Saturday, September 11, 2010
Jeff Daniels letting music do the talking
By ERIC SCHELKOPF
These days, Jeff Daniels is as comfortable on a music stage as he is on a movie set.
The star of such films as "The Purple Rose of Cairo" and "The Squid And The Whale," Daniels will perform Tuesday, Sept. 14, at The S.P.A.C.E., 1245 Chicago Ave., Evanston.
The show starts at 8 p.m., and tickets are $25, available at www.ticketweb.com.
Daniels is touring in support of his latest CD, "Live At The Purple Rose." All proceeds from CD sales benefit The Purple Rose Theater, a nonprofit arts organization he founded in his hometown of Chelsea, Mich.
I had the chance to talk to Daniels about making music and movies.
Q - How has the tour been going?
It's been going real well. It's kind of just started. We did 10 shows at the end of August. The shows have been well attended.
Q - Was it hard picking the songs for the CD, what songs you wanted on the CD?
It was more like, let's do five shows and take the best performances and get a CD out by the end of the year. It had been a while since I recorded a live solo one. I'm writing all the time. Songs pile up, and I decided to put out another one.
The first one ("Live & Unplugged"), was just kind of ''Let's see if we can sell it in southeastern Michigan and raise a little more money.'' Then Christine Lavin heard a couple of songs off of it, and she put me on XM Radio, and the next thing I know, I was getting an agent.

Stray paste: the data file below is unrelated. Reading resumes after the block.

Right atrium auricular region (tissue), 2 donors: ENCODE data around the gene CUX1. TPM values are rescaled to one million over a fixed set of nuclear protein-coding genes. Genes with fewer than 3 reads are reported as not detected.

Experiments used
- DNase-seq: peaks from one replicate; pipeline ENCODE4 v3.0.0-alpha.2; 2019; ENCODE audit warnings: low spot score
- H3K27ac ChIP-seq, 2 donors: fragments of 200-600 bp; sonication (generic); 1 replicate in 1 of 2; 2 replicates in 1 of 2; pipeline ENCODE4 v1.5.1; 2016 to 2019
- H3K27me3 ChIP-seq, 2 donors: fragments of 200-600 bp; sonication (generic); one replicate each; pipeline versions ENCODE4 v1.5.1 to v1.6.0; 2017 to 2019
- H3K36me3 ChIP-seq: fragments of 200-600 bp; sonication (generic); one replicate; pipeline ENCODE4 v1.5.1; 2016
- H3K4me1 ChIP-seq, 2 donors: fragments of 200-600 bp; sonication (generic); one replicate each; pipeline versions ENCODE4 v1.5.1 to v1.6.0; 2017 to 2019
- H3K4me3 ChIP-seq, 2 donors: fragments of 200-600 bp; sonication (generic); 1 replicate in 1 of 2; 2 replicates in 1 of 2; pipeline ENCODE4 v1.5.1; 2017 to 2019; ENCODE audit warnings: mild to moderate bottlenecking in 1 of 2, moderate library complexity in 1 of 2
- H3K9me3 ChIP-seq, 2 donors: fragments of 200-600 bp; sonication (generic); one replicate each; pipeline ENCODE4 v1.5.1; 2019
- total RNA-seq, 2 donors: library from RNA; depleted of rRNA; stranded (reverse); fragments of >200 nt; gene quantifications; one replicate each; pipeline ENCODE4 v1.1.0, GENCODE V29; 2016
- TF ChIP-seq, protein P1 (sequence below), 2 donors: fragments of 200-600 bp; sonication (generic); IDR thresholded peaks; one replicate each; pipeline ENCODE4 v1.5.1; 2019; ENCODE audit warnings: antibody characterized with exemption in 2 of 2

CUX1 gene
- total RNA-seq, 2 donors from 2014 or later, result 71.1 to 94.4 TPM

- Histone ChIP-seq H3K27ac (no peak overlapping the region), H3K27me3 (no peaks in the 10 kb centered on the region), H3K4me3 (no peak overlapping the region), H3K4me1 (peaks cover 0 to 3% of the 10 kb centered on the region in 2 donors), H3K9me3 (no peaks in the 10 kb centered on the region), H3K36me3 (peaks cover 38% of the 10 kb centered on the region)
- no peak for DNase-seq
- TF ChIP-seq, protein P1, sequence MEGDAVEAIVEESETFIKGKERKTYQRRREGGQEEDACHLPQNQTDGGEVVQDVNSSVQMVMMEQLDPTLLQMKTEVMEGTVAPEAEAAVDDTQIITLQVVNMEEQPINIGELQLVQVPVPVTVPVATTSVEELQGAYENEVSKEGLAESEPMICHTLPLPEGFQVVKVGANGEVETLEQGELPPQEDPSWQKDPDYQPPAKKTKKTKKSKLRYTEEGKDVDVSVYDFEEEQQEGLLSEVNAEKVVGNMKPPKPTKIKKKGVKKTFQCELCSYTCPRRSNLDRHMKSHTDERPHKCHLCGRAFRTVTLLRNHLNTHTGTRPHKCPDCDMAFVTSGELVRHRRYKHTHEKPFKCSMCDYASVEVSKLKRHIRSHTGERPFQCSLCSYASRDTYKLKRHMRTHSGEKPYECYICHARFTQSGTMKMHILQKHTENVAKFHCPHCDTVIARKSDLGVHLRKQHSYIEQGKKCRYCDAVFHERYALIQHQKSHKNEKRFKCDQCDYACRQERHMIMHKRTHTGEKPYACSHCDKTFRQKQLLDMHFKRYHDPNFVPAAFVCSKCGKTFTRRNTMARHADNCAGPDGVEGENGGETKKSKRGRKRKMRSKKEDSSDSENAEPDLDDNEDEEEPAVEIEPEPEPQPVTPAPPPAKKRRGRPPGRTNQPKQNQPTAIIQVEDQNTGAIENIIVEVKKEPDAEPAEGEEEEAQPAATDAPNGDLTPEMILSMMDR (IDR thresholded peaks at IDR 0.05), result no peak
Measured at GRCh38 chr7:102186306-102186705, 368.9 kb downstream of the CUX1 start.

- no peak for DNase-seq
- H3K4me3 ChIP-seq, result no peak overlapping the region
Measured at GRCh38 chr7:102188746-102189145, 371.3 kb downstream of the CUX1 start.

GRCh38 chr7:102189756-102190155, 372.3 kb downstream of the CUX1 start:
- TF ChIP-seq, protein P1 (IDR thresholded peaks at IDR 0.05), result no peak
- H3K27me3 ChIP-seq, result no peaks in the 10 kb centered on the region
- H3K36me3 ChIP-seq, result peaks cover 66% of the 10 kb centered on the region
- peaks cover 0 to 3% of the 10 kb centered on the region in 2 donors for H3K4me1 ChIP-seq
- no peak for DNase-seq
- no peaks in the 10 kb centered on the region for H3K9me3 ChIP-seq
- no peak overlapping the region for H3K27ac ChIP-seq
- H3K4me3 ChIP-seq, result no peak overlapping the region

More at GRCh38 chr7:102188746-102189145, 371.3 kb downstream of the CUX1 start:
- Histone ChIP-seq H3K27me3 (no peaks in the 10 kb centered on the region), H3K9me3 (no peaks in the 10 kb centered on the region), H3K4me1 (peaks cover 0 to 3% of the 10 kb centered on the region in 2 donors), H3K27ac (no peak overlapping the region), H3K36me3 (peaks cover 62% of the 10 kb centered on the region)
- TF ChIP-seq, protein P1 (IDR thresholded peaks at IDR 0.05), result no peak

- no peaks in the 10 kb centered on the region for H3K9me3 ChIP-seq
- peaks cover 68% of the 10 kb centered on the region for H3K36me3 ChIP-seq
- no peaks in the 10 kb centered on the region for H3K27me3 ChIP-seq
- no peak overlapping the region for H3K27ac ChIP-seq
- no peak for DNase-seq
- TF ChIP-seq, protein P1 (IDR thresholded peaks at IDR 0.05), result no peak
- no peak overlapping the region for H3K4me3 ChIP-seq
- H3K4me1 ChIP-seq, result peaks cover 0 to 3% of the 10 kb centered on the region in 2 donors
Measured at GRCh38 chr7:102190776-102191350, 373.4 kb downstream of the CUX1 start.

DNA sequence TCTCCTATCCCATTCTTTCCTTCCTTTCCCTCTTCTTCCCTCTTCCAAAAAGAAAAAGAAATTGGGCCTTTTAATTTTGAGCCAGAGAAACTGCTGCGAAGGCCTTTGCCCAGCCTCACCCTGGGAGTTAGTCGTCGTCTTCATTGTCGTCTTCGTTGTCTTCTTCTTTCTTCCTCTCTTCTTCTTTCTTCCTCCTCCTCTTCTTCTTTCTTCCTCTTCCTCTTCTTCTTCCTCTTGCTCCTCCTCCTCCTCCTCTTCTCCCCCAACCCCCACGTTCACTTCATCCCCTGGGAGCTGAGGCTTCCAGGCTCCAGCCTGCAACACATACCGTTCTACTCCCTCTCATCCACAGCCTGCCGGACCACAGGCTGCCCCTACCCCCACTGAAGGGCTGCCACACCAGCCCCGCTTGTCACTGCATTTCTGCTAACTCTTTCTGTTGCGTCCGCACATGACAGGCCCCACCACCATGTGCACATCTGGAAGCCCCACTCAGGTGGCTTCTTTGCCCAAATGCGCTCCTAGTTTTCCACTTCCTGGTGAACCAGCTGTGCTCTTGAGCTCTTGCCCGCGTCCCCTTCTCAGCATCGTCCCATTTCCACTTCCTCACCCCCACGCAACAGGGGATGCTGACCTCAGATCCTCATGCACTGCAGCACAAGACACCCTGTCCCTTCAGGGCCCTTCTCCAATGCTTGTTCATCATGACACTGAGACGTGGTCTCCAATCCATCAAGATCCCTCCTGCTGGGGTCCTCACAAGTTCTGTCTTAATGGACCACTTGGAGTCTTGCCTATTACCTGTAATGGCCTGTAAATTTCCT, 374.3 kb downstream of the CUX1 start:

Q - Why did you want to start Purple Rose Theater in the first place?
There were many reasons behind it. We had moved home after 10 years in New York City. I had been here two to three years and creatively, I was going to sleep. You can't compete with the creativity on a good movie set or in the theater in New York. It's just a whole other environment, those two places, and I missed that.
After being brought up in Circle Repertory Company, which at the time was one of the leading Off Broadway theater companies doing new work, I said, ''Why can't I do that here?'' So I bought a building, and started painting and putting seats in.
But the kind of condition was that I wanted to do new plays. I wanted to write about this part of the country. I didn't want to just do "Hello, Dolly." And the gamble was that there would be enough talented people - actors, writers, directors, designers, both young and old - who I could get my hands on and kind of develop, and then get out of their way.
And 20 years later, I'm happy to say that while it is my theater, it's more theirs.
Q - And it has lived up to your vision?
It's gone beyond it. The vision was really this pipe dream. So many things have happened that came out of the theater. Aside from wonderful stories about some 70-year-old actor whose career didn't happen for him in New York and now he's back in Michigan and now he's getting these great roles written for him by playwrights who are going, ''Don't worry, I'll fix the scene.'' They come back and they are writing specifically for the guy's strengths. That's a cool story.
The 21-year-old kid who I used to be, he or she now has a place to learn, before they go to New York, or Chicago, or L.A. I didn't have that. I just got in a car and moved to New York blindly.